The correlation/constitution distinction problem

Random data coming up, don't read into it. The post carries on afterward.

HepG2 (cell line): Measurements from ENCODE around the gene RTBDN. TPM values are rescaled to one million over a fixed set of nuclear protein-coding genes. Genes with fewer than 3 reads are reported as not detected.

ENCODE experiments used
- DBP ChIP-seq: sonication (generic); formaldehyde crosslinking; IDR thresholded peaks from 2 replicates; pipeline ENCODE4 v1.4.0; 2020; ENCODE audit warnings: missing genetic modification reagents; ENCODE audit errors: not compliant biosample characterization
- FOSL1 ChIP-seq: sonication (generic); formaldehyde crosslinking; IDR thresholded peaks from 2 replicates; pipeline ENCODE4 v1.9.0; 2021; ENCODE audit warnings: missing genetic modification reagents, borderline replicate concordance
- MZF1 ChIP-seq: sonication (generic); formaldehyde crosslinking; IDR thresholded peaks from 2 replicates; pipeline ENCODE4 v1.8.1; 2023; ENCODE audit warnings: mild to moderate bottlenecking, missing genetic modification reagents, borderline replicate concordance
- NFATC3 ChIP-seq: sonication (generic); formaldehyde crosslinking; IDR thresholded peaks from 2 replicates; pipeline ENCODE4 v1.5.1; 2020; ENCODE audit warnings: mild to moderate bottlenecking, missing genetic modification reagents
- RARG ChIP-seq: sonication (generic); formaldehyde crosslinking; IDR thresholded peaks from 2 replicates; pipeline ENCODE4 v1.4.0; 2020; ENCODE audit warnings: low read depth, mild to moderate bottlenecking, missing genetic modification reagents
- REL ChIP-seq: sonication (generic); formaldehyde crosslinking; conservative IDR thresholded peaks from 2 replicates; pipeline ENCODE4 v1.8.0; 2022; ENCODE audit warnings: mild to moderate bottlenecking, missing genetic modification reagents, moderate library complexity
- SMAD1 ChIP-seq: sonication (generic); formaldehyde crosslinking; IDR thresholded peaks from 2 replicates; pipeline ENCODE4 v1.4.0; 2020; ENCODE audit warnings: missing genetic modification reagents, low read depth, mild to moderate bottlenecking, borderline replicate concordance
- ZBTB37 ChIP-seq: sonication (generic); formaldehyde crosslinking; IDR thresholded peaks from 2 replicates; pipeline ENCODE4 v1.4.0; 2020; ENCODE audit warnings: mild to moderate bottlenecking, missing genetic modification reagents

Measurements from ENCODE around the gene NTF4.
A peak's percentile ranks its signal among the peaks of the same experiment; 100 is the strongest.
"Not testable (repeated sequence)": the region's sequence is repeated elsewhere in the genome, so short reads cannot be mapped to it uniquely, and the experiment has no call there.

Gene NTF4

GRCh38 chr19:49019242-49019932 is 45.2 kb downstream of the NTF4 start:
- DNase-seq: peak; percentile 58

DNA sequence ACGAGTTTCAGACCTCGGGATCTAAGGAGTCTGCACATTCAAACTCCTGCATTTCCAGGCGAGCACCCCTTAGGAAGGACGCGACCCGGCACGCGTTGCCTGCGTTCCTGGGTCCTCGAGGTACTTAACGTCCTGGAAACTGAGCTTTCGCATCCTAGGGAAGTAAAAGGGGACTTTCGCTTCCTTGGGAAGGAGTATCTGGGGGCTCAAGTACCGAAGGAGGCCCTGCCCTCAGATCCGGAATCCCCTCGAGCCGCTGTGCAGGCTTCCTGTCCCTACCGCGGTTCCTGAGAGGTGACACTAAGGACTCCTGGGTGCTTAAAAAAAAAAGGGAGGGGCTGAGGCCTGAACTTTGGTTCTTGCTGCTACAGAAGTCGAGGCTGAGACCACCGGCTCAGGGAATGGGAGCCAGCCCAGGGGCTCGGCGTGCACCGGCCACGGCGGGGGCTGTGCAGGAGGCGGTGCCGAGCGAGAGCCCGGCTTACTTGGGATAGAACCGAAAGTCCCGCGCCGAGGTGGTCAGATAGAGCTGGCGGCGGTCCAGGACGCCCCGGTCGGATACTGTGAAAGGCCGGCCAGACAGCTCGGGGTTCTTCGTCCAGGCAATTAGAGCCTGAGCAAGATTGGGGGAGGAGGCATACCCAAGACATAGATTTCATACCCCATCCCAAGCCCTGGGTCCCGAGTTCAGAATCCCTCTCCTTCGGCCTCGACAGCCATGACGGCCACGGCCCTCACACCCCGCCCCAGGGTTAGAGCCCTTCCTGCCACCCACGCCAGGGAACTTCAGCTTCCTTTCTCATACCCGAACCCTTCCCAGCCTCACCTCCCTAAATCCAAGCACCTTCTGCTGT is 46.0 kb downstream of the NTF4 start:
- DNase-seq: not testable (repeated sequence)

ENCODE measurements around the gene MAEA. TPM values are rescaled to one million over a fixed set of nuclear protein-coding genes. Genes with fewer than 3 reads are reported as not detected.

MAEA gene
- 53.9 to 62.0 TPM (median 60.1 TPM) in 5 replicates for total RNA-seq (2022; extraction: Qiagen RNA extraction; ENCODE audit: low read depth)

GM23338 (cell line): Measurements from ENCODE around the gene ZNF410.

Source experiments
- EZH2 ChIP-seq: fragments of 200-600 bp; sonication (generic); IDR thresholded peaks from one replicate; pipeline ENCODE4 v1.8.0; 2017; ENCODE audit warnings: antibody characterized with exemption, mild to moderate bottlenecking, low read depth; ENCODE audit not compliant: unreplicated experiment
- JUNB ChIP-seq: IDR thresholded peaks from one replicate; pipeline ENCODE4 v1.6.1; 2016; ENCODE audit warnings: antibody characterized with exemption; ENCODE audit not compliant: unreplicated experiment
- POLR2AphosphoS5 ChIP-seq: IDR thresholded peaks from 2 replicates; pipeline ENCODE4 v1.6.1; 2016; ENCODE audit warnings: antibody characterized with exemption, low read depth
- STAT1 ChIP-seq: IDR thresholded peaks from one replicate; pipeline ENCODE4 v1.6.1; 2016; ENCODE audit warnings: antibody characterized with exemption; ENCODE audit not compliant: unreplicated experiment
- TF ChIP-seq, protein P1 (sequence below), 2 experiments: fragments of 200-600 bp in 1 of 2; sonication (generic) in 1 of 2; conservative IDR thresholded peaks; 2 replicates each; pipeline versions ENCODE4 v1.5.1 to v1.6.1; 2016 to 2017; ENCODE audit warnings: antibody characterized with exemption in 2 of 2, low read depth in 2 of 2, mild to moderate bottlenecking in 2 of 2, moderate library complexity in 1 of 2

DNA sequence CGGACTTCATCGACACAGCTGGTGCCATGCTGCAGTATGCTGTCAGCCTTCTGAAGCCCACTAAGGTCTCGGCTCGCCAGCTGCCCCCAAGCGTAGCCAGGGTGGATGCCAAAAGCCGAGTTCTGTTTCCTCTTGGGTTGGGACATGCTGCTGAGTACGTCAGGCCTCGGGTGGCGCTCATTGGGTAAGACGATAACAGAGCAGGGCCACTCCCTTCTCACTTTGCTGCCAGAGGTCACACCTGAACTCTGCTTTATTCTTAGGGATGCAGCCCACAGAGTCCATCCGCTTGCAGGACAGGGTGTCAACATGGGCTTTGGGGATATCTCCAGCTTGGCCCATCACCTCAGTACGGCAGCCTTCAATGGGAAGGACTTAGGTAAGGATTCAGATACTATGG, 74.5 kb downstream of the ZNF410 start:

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The science of consciousness is founded on identifying the minimally sufficient neural correlates of consciousness. However, I have argued that science really seeks identification of the neural constitution of consciousness, and that there are no empirical strategies for distinguishing the correlates and constitution of consciousness. Here I review this correlation/constitution distinction problem, drawing on recording, inhibition, stimulation and combined inhibition/stimulation approaches. I propose the Jenga analogy to explain why the minimally sufficient neural correlates of consciousness should not be considered the ultimate target of consciousness science. I then show how combined inhibition/stimulation strategies might identify some constitutive neural activities but not the whole constitution of consciousness. Clarifications, objections and related issues are also discussed and I propose new foundational claims for consciousness science.


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